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- From: "DuCharme, Robert" <DuCharmR@moodys.com>
- To: "'Tom Otvos'" <email@example.com>, "'firstname.lastname@example.org'" <email@example.com>
- Date: Thu, 5 Aug 1999 10:02:34 -0400
>When specifying the URI for an external DTD in the DOCTYPE declaration, is
>it generally accepted that a network-accessible document should be
>specified, or a local one? I often see examples where the URI is
><http://...> , but I find it hard to imagine that *every time* a particular
>XML file is parsed by a validating parser, the DTD is downloaded from some
>remote web server. The XML spec does not seem to talk about this, but is
>there some search algorithm that allows a remote URI to be overridden by a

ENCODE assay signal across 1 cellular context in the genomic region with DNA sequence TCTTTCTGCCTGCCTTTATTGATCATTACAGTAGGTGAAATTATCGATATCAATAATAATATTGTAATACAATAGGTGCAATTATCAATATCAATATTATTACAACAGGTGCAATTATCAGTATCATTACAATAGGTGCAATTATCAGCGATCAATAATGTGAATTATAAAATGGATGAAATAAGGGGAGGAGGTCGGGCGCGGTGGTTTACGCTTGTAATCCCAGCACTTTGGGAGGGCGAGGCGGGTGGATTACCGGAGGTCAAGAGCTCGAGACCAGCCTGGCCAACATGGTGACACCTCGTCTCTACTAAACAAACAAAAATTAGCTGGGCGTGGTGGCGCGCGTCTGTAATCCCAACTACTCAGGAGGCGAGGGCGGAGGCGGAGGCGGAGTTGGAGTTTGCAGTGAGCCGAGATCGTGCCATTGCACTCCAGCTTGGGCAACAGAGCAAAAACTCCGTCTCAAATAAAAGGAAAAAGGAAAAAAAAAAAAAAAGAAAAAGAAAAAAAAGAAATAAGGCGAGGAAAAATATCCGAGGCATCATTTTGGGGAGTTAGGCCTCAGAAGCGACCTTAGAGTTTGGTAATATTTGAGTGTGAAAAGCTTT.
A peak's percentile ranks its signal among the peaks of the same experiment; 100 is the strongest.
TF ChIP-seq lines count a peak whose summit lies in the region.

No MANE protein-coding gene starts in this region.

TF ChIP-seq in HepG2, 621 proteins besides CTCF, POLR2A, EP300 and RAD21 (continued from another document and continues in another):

>local file, if it exists?
As far as I know, relative URIs of the form
<!DOCTYPE foo SYSTEM "foo.dtd">
(or some other relative path like "../dtds/foo.dtd") is more common than
using remote DTDs, although this may be changing. The beauty of allowing
relative URIs is that it makes it all backward-compatible with the SGML way,
in which URIs were not an issue.
In XML terms, the above example points to a relative URI that is in the same
directory as the document, so if the document is local, the DTD is assumed
to be as well.
Bob DuCharme www.snee.com/bob <bob@
snee.com> see www.snee.com/bob/xmlann for "XML:
The Annotated Specification" from Prentice Hall.
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